Whilst searching for a location that fulfilled this criteria, the ITA kept all options open by assessing two sites on high ground to the north-west of Wymondham, near the Tacolneston transmitter, whilst also extending the search into West Norfolk.

However, in December 1957, East Suffolk County Council announced they had granted the ITA permission to build a 750ft mast at Brockford Green, site of the disused Mendlesham Airfield, located fifteen miles north-west of Ipswich.  This site was ideally positioned, but the ITA refrained from publicly expressing their preference.  The two sites near Tacolneston, High Oak and Mattishall, were still officially under consideration, as well as a fourth site at Snetterton in West Norfolk.

By April 1958, East Suffolk County Council had approved a revised proposal for Brockford Green (Mendlesham Airfield), which allowed the ITA to build a 1000ft mast.  This entailed moving the station and base point of the structure a further 200ft away from the nearby main road (A140) to facilitate the necessary increase in 'fall-area'.  If the ITA went ahead, the 1000ft structure would be the highest built so far in the UK and Europe.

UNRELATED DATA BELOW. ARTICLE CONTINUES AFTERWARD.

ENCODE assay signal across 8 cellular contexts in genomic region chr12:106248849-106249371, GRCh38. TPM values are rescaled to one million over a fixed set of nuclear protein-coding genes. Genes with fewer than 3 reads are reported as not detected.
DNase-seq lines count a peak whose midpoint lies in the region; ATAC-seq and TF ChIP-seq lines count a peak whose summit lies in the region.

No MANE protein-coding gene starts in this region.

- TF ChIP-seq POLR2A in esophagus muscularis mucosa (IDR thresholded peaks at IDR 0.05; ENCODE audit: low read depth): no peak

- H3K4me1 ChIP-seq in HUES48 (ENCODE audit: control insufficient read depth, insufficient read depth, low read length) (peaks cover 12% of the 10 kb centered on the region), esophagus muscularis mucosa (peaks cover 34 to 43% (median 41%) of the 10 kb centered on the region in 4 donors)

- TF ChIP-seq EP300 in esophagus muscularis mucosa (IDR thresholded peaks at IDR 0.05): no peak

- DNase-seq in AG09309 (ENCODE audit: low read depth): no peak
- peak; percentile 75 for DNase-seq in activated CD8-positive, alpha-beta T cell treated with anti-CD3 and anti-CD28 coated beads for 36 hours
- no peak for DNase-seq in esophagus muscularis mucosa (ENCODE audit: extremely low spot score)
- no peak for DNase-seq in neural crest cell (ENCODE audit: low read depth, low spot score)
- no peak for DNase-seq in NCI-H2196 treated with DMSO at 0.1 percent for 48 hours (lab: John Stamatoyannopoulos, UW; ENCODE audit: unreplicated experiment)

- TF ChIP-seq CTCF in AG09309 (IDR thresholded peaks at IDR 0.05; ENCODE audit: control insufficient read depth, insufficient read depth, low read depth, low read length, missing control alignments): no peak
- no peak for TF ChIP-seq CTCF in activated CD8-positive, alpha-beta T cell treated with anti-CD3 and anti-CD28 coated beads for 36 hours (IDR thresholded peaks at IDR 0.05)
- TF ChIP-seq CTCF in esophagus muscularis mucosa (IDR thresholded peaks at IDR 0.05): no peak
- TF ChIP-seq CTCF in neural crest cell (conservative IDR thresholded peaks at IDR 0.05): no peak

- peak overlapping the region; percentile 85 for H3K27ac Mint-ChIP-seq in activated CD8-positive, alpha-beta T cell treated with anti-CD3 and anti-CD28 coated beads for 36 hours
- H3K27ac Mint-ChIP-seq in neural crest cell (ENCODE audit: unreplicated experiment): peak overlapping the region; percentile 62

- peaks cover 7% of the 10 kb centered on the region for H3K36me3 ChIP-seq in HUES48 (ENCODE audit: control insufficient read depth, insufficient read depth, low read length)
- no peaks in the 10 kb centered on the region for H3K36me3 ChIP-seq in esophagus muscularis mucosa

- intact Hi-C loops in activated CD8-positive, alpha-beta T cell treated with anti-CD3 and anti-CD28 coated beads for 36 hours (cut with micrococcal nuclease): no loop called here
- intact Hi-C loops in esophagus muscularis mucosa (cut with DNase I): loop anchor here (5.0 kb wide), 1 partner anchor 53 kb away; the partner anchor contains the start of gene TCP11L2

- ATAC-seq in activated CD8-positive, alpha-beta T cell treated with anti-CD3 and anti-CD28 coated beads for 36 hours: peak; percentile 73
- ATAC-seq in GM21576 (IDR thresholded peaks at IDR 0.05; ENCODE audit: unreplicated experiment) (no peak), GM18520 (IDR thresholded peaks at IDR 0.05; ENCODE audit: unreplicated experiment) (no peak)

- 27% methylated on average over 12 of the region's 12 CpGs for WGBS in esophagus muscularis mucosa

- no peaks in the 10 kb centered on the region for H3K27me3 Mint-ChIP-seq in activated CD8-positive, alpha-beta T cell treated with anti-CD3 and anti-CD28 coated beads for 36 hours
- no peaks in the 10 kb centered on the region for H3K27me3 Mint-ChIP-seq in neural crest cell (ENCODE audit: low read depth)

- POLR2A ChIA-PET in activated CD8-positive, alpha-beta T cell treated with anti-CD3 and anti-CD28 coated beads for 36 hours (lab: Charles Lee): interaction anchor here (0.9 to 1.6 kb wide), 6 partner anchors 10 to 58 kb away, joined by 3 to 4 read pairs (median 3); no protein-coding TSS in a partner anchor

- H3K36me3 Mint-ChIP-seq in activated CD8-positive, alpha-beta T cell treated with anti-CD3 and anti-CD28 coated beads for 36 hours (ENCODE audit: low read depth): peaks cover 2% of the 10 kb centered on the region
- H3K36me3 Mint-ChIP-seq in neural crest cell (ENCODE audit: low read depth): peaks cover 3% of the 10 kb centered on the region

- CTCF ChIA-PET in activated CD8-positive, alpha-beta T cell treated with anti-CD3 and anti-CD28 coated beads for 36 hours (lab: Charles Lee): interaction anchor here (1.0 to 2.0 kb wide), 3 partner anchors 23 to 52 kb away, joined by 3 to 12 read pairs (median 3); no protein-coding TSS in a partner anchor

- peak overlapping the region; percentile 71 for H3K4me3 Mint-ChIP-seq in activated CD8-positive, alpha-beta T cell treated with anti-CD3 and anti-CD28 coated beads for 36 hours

In June 1958, having eliminated all other possibilities, the ITA finally announced their East Anglia transmitter was to be a 1000ft mast sited at Brockford Green.  The name chosen for the station was Mendlesham.  Although this name was used also for the former airfield, the decision was still greeted with some objection from the proud residents of Brockford.  However, the ITA once again emphasised their right to choose a name they considered commercially attractive as opposed to geographically accurate.   This was a policy they had adopted from the very beginning with their first two stations at Croydon and Lichfield.

Whilst construction of the site commenced soon after the announcement, work on the mast did not begin until the following April, mainly because delivery of the aerial system was delayed.  However, continuous fine weather enabled the completion of the 1000ft structure and installation of the aerial system within four months.  Initial trade tests took place from 6 August 1959 with testing at full power (200 kW e.r.p) from 5 October 1959.

The Mendlesham transmitter formally entered service at 8.00pm on 27 October 1959 with the ceremonial opening of Anglia Television.